Scrum Doesn’t Scale. It Morphs.

Scrum doesn’t scale, at least not easily. In fact, waterfall doesn’t scale either. It degenerates into a phases and gates approach that guarantees bottlenecks and delays.

Realistically, you can’t expect a large enterprise to develop software the same way a small organization does. In a large enterprise, there are many concurrent, overlapping projects. Managing integration issues, sharing technology components, and maintaining a common look-and-feel are immense problems that small orgs don’t have to worry about.

Does this mean large enterprises can’t be agile?

Not at all — if they morph their approach. As companies grow. there’s a tendency to introduce additional management layers, add more command-and-control processes, and create more forms for sign-off. Making matters worse, a project management office (PMO) is often created to define and enforce rules. Can you spell g-r-i-d-l-o-c-k?

Each of those elements adds bureaucracy and slows everyone down. Driving decision-making higher in the organization is the wrong approach. Exactly the opposite is needed. Drive the decision-making downstream.

Scrum, real Scrum, that is, not a bastardized water-scrum-fall approach, works in large enterprises with some tweaking. Here are the basic additional elements needed to make large-scale Scrum work. The precise details for your organization will need to be determined by your situation but these elements will get you started.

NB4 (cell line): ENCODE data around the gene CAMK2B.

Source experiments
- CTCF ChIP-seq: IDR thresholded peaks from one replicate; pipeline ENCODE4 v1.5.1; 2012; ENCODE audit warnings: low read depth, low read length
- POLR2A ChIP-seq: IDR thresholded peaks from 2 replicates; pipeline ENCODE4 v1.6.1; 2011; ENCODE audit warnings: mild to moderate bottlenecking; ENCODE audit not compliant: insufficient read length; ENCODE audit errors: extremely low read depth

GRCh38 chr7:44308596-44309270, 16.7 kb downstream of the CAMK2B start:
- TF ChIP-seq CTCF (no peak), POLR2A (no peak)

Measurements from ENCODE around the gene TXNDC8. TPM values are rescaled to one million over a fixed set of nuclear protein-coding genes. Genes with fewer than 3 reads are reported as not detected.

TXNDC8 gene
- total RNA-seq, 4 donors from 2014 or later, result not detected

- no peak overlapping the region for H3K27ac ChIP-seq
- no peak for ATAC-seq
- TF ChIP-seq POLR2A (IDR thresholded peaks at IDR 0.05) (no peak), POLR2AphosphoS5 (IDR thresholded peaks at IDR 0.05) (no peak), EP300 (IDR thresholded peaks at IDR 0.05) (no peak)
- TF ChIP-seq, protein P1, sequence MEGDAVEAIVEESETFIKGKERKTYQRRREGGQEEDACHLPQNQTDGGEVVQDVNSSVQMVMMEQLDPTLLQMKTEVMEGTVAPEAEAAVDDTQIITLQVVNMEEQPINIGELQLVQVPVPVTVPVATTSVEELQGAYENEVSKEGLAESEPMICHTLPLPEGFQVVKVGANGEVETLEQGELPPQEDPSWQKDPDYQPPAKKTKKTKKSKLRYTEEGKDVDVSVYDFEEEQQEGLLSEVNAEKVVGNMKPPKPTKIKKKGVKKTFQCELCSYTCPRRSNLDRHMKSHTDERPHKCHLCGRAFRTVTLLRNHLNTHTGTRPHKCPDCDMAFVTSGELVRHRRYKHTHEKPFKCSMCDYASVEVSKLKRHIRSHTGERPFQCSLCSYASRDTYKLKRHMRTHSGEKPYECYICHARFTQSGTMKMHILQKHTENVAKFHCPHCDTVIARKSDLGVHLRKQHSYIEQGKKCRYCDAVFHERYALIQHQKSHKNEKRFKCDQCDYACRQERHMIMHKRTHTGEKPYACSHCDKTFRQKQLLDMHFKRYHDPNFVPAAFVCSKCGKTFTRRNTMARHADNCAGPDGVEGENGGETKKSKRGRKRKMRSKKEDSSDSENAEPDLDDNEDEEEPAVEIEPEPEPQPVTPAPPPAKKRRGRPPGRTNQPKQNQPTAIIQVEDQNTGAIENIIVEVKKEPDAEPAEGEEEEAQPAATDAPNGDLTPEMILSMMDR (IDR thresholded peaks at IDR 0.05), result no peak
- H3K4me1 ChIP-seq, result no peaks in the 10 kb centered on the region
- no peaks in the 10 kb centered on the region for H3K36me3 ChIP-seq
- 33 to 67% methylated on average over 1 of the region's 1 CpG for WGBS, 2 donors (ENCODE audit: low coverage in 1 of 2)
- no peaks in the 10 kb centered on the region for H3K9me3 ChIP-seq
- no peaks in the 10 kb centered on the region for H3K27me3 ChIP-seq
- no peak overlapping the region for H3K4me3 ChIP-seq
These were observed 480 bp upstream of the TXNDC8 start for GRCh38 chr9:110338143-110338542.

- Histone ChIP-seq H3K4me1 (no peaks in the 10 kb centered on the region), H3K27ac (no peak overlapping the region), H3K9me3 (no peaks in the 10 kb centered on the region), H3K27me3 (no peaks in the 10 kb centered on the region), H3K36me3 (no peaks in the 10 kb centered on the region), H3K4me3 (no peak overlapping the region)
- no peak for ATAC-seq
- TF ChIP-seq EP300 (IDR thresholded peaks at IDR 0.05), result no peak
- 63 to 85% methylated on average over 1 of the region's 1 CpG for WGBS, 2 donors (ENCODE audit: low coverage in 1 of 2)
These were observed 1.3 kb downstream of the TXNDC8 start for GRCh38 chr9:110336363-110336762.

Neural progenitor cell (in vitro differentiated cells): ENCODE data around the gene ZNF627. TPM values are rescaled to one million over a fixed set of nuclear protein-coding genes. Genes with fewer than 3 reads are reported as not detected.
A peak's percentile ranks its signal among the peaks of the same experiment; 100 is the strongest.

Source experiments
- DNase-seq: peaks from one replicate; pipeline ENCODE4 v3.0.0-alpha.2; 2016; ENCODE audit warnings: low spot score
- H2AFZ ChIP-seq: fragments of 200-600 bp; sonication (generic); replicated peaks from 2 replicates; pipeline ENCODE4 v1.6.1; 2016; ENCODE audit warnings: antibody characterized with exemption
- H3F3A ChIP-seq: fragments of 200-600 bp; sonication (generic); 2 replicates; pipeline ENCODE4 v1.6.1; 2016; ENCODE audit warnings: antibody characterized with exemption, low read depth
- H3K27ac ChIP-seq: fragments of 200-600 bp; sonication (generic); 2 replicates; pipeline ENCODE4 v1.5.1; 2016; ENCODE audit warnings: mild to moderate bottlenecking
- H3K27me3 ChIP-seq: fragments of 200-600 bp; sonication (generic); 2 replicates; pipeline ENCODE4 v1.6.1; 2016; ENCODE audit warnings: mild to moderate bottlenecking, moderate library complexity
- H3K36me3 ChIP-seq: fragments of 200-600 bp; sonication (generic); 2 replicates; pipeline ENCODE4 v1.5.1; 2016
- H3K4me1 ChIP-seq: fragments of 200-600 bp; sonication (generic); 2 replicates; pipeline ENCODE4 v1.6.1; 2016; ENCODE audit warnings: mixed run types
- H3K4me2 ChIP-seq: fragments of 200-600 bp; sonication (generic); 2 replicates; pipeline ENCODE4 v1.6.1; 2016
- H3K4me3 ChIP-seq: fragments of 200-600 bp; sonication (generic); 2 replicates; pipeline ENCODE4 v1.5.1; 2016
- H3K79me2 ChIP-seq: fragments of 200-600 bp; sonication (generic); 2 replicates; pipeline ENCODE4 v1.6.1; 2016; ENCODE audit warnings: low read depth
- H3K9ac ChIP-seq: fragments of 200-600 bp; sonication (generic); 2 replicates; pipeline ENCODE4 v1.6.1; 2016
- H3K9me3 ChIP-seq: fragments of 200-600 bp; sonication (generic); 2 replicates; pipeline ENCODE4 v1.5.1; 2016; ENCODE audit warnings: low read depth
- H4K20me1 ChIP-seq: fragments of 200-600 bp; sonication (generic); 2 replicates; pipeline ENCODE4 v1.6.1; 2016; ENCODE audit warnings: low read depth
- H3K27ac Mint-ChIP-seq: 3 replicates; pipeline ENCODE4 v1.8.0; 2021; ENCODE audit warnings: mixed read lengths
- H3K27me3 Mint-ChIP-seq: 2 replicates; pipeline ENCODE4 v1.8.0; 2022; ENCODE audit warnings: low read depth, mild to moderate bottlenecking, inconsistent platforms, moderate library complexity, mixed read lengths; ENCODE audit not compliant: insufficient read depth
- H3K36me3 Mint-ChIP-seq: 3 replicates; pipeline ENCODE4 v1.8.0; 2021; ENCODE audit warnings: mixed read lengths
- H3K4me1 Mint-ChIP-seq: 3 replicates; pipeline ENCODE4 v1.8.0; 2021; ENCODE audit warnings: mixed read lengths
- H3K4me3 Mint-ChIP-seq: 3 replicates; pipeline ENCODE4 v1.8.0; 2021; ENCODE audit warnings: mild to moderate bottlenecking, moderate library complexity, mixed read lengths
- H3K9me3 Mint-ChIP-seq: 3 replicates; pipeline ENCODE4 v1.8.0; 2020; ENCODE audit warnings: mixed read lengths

• Scrum-of-Scrums: Much has been written about this technique. While it can work, particularly in mid-sized enterprises, it is not a total solution. Give it a try but be aware of the communication issues that will arise. As soon as you introduce a layer of indirection in the form of software team representatives, communication suffers.
  • Centers of Excellence: You’ll need small groups of experts focused on critical knowledge areas. For example, team leadership, system architecture, product ownership, production operations, and integration testing are important to almost any enterprise software project. Don’t staff these CoEs solely with dedicated individuals. You need to engage people who do the work, not just those that talk about it.
  • Systems Integration Teams: The importance of integrating varied software systems across a large enterprise cannot be over stated. Dedicate people to help in building middleware to connect systems and to assure interoperability.

Dates Matter

I’d like to make one final point. Set realistic software deployment dates and do not move them. The overused practice of setting extremely aggressive target dates and moving them, sometimes repeatedly, is insane. It stresses everyone out and frustrates the entire business. Stop doing that! Set a firm timeline and let the software feature set be the variable.

Updated: April 1, 2012 — 10:21 pm

1 Comment

  1. The point about decision making downstream is the key one i guess. Often in enterprises decision are made without a clue of what can and cannot be achieved from the ground up.

    Good article again…

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